Meet the wonderful Sue Hendra, who writes and illustrates the amazing Supertato books with her partner, Paul Linnet. I had the chance to ask her a few questions when were both working in Netley Marsh School on Empathy Day – 12th June.
We both had a great day telling stories to the children and talking about empathy and how to understand other points of view by reading books and inhabiting the characters
Why should we bother promoting empathy? Because we spend more and more time on our screens, playing games, living in alternative worlds, on our own, not interacting with others. It is beginning to show in children’s behaviour and relationships at school. It’s showing in politics and world events.
Reading a whole book helps you, for a while, to step into another person’s shoes and see the world through their eyes. You may not like that person or agree with their views, but you may gain an understanding of that person, and others like them, that will widen your understanding of the human world and how best to navigate your way through it.
I spent a wonderful 12 June at Netley Marsh CE Infant School, telling stories, and discussing the idea of empathy with some quite young children. They get it! We also discussed and explored body language and and how empathy can help us read others and their emotions, using illustration and emojis.
With all that in mind, I thought I’d share a most amazing book with you. I first came across it while wondering around the Maritime Museum in Hull. They have quite an exhibition relating to the whaling history of the town, which includes several, gruesome paintings of men butchering whales. The beautiful scenery is quite incongruous. Elegant tall-masted ships lay at anchor among ice floes and romantic mountain scenery, while their crews go about their bloody work.
One painting is of the Diana, the last whaler to sail from Hull. They crew caught only one walrus on their long voyage. Whaling had been a bonanza, but now the stocks were so depleted, whales had become almost impossible to find. In 1866, desperate to catch something before returning home, the crew missed their chance of escaping the ice before winter set in. The ship was icebound and at the mercy of the elements, tides and currents.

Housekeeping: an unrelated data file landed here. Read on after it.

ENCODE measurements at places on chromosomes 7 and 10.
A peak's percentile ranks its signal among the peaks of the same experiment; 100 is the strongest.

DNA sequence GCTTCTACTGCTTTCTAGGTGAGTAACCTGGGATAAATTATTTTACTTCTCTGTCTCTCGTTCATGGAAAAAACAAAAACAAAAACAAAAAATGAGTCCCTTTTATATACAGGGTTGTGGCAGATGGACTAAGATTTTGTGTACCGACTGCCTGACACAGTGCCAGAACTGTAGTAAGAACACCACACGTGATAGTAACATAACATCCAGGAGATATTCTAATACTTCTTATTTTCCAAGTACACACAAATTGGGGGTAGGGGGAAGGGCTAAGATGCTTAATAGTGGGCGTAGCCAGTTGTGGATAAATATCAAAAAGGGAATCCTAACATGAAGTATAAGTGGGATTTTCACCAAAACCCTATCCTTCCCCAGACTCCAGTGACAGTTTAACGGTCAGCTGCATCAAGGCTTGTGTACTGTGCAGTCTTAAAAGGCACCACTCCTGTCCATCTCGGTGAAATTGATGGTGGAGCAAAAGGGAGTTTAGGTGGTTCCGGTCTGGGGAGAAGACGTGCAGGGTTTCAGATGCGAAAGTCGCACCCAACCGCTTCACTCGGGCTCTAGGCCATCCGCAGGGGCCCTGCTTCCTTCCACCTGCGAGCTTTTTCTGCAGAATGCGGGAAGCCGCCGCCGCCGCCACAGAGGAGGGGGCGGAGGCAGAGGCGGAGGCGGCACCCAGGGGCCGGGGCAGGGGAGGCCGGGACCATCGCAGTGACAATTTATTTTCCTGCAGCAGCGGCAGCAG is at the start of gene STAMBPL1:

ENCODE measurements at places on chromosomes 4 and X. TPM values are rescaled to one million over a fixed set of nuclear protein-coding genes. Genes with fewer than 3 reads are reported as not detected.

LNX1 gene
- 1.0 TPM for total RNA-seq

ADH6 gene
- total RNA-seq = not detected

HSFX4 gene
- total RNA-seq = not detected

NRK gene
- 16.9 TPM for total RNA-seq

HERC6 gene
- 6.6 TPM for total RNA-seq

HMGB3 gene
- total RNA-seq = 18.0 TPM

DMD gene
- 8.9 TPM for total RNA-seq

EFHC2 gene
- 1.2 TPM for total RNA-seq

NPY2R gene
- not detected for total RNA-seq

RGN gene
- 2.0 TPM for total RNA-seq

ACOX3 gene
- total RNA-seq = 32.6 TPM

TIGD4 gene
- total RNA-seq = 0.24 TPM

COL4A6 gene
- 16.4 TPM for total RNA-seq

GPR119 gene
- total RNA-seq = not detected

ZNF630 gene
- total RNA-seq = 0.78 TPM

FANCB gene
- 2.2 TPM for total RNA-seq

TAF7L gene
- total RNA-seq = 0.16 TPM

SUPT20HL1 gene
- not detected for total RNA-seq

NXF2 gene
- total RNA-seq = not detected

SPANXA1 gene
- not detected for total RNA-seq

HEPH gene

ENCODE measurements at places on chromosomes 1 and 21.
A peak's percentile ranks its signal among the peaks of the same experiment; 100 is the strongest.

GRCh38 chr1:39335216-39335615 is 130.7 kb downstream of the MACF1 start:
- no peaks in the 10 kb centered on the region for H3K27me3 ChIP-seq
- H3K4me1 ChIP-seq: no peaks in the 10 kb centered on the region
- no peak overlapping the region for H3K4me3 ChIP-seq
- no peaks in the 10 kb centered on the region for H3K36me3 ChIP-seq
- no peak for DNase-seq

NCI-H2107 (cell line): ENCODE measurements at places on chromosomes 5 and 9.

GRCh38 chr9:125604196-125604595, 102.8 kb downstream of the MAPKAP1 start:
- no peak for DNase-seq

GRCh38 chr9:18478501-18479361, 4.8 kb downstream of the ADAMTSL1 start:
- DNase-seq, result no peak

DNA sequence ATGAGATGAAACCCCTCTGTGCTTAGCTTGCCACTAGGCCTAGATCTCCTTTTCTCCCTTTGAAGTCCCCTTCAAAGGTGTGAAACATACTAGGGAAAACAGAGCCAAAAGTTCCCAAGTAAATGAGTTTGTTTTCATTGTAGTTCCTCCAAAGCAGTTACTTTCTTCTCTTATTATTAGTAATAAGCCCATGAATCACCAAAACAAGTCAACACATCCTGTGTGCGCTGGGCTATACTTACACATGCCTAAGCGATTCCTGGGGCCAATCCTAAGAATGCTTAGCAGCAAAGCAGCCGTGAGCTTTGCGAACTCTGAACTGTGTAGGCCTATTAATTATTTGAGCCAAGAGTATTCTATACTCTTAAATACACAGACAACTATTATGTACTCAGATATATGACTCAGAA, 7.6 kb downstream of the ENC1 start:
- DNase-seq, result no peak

Among the displays at the museum is the diary of the late Charles Edward Smith, M.R.C.S., who was the surgeon on board the Diana. After many months, the ship broke free of the ice and make it’s way to Shetland, where half the crew had come from. Smith describes a being like a ghost ship with gaunt bodies returning home from the dead. The Diana continued on to be met with a massive welcome in Hull, where the crew had been assumed lost at sea.
Smith’s son, Charles Edward Smith Harris, edited the diary, turning it into the most thrilling book I think I’ve ever read.
Why a book for Empathy Day? I feared a gory description of whaling when I began reading. A fearsome tale of hardship and cruelty, of the sort we have come to expect from Victorian Gothic thrillers.
But no – it turned out to be a masterful description of the best of humanity under the most frightful conditions. Smith writes like a dream. Members of the crew leap off the page, fascinating characters who, though individuals, are also caring members of a band of brothers thrown together in adversity, sharing the same predicament. All accept their fate stoically, putting their lives and fortunes into the hands of God and the Captain, John Grevill.
The Captain is the most remarkable man – wise and gently caring of his crew, who follow him faithfully. Let down by other ships that could have helped the Diana escape the ice, his instincts and seamanship, get the boat home though many of the crew died along the way. He is the antithesis of the hard, cruel Victorian taskmasters we have come to expect of that period. Victorians were human too.
I happened to be walking round the dock in Lerwick on Shetland one evening and was drawn to a marble memorial in the middle of a car park. It was a memorial in “Memory of the Providential Return of the Steam Ship Diana.” It felt like a pilgrimage, that I had connected the dots of this fateful voyage, that I could spend a moment remembering the men of the S.S.Diana who set out one fine day, full of hope and adventure, who could have had no idea of what fate had in store for them.
Below is a video I made when I came across the memorial on my trip to Shetland.
I may have been to your school and told you this story – I’ve been telling it, shaping it, re-writing it and honing it for far too long. I love telling this story – especially to the little ones, who are terrified! The adults love it too.
Why haven’t I published it before? It’s the thought of that two or three year process of traditional publishing that puts me off. So I have decided to say, “Publish and be damned!”
I’m working on it at the moment – working on bringing it out first as a Signed and Numbered Limited Edition of only 250 – that’s a low number – a proper limited edition.
Make sure you are on my mailing list or join me on Patreon to be the first to know when the offer goes live with an early bird-special price for the first 100 customers!